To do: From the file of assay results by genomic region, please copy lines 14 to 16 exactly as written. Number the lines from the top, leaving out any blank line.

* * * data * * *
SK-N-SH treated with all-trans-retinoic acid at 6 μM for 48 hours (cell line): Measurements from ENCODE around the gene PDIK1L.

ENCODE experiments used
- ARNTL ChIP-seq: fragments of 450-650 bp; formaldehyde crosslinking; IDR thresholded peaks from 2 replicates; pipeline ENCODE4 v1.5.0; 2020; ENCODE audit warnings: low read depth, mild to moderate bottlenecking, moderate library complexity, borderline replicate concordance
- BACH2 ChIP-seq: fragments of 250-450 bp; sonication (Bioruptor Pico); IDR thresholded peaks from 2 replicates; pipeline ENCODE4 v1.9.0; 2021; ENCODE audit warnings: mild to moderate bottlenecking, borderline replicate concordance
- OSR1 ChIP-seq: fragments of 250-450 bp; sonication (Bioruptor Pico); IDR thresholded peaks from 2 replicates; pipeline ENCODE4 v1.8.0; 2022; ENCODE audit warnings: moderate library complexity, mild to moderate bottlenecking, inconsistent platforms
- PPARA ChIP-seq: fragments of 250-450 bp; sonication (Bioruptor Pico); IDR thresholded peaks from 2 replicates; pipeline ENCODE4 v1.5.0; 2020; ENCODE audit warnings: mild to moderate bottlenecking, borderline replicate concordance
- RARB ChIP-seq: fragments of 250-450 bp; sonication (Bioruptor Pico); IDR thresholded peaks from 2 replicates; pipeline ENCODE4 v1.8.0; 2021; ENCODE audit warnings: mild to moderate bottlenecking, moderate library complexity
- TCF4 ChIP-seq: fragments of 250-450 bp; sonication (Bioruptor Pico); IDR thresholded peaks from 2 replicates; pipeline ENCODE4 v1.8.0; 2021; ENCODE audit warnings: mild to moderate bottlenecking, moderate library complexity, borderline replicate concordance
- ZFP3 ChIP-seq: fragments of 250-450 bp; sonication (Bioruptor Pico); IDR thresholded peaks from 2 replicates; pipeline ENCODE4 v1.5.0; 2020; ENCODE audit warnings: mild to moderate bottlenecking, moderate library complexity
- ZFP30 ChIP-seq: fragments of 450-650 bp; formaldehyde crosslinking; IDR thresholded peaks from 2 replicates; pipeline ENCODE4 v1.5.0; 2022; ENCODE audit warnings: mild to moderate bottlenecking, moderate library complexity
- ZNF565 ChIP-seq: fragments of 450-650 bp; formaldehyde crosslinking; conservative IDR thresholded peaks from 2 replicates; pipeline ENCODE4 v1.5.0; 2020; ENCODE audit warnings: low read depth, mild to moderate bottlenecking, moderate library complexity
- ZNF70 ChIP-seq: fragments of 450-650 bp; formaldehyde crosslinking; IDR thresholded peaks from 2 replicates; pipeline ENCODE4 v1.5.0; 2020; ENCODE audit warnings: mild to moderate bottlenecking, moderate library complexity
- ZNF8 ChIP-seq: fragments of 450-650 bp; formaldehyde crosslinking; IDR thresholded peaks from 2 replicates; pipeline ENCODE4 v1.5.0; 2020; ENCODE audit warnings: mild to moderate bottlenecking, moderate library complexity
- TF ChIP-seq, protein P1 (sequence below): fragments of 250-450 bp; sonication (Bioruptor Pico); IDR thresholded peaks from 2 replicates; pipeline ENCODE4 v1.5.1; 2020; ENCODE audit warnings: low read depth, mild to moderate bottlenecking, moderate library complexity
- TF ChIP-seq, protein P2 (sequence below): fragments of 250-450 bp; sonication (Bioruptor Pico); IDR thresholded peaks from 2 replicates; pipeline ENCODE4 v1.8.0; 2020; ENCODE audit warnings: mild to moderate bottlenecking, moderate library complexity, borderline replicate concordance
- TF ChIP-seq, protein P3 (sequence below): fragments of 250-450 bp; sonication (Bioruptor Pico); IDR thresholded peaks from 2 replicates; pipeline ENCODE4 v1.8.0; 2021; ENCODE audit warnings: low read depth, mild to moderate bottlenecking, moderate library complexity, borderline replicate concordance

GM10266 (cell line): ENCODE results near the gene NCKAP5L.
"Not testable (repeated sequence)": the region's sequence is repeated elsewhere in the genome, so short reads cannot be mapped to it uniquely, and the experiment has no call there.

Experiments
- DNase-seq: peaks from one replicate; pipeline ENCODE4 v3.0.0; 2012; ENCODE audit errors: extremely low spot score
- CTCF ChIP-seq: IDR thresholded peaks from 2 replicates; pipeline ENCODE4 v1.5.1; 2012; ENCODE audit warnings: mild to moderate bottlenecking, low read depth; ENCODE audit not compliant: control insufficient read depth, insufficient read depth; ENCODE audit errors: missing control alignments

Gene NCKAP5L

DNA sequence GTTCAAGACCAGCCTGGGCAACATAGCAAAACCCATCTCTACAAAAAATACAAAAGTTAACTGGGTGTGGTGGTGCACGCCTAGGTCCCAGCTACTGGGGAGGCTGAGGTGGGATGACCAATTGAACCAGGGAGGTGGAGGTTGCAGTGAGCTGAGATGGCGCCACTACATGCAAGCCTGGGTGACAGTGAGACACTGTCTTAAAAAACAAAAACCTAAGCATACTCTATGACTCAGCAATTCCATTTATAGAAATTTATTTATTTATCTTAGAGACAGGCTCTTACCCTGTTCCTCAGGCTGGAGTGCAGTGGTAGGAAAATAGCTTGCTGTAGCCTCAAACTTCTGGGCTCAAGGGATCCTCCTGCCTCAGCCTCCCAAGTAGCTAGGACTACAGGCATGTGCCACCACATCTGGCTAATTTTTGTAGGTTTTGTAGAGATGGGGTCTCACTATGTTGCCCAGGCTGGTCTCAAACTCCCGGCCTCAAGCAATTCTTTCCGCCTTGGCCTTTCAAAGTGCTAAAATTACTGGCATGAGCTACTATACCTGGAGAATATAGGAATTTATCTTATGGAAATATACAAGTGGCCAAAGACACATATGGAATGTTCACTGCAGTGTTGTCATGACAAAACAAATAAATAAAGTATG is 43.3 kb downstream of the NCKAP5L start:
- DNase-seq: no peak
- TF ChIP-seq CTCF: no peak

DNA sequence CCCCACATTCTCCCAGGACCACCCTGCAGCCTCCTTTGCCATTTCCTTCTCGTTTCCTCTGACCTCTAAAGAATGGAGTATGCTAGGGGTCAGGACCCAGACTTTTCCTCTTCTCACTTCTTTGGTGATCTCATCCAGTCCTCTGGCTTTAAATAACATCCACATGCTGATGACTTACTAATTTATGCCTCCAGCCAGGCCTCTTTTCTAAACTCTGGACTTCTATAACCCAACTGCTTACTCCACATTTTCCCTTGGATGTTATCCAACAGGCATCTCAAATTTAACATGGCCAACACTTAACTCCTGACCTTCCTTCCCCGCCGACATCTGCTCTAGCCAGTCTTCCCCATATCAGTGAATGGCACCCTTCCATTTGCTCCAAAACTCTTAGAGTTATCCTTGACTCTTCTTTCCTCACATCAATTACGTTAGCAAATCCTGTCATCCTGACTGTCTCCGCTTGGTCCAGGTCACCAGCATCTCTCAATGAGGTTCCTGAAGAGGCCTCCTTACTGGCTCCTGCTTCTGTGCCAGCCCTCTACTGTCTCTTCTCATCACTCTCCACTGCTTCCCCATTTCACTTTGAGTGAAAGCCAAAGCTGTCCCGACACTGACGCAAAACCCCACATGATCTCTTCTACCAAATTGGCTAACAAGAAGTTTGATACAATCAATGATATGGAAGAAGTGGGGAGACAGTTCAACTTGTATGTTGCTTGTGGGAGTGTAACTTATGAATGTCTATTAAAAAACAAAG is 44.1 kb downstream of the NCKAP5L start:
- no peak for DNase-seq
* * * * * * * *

- TF ChIP-seq, protein P1 (sequence below): fragments of 250-450 bp; sonication (Bioruptor Pico); IDR thresholded peaks from 2 replicates; pipeline ENCODE4 v1.5.1; 2020; ENCODE audit warnings: low read depth, mild to moderate bottlenecking, moderate library complexity
- TF ChIP-seq, protein P2 (sequence below): fragments of 250-450 bp; sonication (Bioruptor Pico); IDR thresholded peaks from 2 replicates; pipeline ENCODE4 v1.8.0; 2020; ENCODE audit warnings: mild to moderate bottlenecking, moderate library complexity, borderline replicate concordance
- TF ChIP-seq, protein P3 (sequence below): fragments of 250-450 bp; sonication (Bioruptor Pico); IDR thresholded peaks from 2 replicates; pipeline ENCODE4 v1.8.0; 2021; ENCODE audit warnings: low read depth, mild to moderate bottlenecking, moderate library complexity, borderline replicate concordance